Avalon 2.0: Covering the Preliminaries

 

            The village was nestled in a hollow over a ridge and below a hill.  The travelers got more than a few stares, but only because no one had ever seen horses before.  People were just people, no matter how strange the dress, and the Agdaline was apparently known.  Indeed, there were signs of more Agdaline about.

            When Lockhart halted the column, one local man ran off to fetch whoever needed to be fetched.  The travelers were getting used to that, and took the time to make sure their equipment was in good order and helped the Agdalline dismount.  Though only four feet tall, he was heavier than he looked.  They were not at all surprised when moments later they heard a woman’s voice cry out.

            “Lockhart!  You couldn’t have timed it better, or worse depending.”  The woman who ran up looked like a dark skinned North African, not what they expected in the ancient Andes.  The man beside her, though, fit the bill being dressed in leather and feathers.  He looked like he had Hollywood written all over him, and so did the elders who followed more slowly.

            “Qito?”  Lincoln wanted to be sure.

            Qito nodded and introduced her young man.  “This is Tec’huanu.”  Then she was distracted by the Agdaline.  “Gogo.  What did you find out?”

            “Three glick,” the Agdaline pointed back with a worried look on his face.  “Forty or fifty with weapons.”  The travelers nodded, again not really surprised.  They had been speaking Agdaline without realizing it.  Now they had Qito’s language as well, but they were getting used to such language transitions.  They did not think about it often since to them it all sounded like English.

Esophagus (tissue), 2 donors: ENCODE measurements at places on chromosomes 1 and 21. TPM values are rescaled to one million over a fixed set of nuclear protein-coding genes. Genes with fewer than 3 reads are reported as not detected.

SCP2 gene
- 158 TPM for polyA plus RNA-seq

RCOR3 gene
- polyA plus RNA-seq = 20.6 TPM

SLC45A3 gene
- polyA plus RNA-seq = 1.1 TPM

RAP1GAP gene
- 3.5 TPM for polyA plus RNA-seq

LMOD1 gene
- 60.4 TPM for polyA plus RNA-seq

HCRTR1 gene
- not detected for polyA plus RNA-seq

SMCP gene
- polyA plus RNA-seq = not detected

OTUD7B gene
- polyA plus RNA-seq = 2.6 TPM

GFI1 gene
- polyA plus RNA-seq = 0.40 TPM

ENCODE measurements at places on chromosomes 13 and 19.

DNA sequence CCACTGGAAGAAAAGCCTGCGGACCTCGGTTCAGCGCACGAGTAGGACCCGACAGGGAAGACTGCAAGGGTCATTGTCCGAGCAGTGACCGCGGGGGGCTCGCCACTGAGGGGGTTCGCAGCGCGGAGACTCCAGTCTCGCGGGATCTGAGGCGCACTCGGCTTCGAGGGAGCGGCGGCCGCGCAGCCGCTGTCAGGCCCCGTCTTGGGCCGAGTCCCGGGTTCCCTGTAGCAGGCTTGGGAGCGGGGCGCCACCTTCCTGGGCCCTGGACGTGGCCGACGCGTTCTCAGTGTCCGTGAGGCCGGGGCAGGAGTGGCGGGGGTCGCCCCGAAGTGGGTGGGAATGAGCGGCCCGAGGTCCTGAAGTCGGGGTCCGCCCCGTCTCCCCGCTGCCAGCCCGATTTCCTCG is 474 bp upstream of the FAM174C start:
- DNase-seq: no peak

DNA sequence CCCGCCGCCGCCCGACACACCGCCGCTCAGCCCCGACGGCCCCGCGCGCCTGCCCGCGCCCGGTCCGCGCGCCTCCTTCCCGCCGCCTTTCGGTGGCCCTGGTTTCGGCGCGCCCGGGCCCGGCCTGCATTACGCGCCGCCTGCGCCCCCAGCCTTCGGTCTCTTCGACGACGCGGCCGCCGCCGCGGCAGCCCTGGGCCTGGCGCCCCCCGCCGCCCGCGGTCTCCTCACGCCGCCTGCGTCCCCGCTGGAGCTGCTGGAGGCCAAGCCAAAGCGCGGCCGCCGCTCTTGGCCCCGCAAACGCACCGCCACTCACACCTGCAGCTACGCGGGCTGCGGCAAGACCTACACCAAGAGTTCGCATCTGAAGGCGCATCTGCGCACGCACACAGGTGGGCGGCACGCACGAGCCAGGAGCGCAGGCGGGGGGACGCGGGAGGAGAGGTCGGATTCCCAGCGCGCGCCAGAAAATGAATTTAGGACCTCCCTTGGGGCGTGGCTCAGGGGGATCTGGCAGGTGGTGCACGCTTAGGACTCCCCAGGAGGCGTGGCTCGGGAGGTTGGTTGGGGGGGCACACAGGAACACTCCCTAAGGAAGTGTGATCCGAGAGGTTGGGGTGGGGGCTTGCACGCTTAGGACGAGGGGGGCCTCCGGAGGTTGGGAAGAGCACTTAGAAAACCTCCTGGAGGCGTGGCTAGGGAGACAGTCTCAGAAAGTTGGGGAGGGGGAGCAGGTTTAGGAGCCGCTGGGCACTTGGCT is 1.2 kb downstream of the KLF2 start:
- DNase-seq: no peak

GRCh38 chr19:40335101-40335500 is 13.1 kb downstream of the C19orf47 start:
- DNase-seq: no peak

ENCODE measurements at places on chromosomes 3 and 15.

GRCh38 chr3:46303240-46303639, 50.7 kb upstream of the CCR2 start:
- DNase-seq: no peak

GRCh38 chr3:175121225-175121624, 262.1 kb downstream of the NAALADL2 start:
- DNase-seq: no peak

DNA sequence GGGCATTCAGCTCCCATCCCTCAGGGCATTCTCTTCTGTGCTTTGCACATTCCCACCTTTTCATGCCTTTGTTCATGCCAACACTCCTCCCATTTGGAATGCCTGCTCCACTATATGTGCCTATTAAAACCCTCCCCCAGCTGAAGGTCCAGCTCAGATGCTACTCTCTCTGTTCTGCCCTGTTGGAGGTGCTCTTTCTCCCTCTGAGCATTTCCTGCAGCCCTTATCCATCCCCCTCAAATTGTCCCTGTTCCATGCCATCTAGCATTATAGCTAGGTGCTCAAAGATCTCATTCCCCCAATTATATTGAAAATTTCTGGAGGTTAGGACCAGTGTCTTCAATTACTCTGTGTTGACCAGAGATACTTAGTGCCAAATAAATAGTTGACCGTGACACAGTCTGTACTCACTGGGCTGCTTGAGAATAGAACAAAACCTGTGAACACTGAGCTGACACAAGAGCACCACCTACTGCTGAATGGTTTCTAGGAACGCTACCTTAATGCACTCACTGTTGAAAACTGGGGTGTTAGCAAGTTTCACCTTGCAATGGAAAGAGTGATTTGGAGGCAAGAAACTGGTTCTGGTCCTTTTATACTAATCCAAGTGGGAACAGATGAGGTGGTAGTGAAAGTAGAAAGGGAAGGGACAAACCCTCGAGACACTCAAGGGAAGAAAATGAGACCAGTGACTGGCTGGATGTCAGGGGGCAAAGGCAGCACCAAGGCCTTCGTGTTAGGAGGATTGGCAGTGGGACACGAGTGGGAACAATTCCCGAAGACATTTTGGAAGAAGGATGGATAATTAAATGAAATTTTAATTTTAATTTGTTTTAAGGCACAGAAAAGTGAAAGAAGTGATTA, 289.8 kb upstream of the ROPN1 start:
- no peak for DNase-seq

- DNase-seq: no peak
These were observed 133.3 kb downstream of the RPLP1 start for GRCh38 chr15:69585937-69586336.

“Wait a minute.”  Qito looked up and appeared to count her friends.  “Where is Alexis?  And where is her father?”

            “Mingus has stolen her again,” Lincoln said.

            “They have moved through the time gates and are somewhere ahead of us,” Roland added.

            Qito said nothing.  She simply put her head in her hand and looked like she had a headache.

            “Woman!”  The elders arrived.  One of them looked dark and North African like Qito, but most favored Tec’huanu.  “What bad news have you brought us this time?”  The man looked angry.

            “Good news.  Help for us,” Qito came straight out of her sour look and responded in a most humble voice.  “And just in time because friend has told me the serpents will be here in force by the time the sun tips overhead and begins to fall toward the sea.”  Clearly the Agdaline was known to the natives as “friend,” a safe name.

            “What?  That does not give us much time?  What are we going to do?”  The elders began to spout, but silenced when the Chief in front raised his hand. 

            “And how do you propose we defend ourselves?”  The man spoke smugly to Qito, but Qito was not put off.

            “The ruins,” Qito pointed back to the ridge the travelers just came over.  “The Balok will have to climb the ridge to get to the village.  We will have the high ground.  Put our Agdaline friends and their weapons at each end to get the enemy in a crossfire.  Put my people on the stones to roll them down on our enemies.  Put my friends in the center to give strength to the middle.  Put your warriors behind with spears to catch any Balok that break through, only do not let them charge or they will put themselves at risk of Agdaline fire.”

            “That is good,” one of the elders spoke and looked up at the sun.  “We might at least hold them off until we evacuate the village.”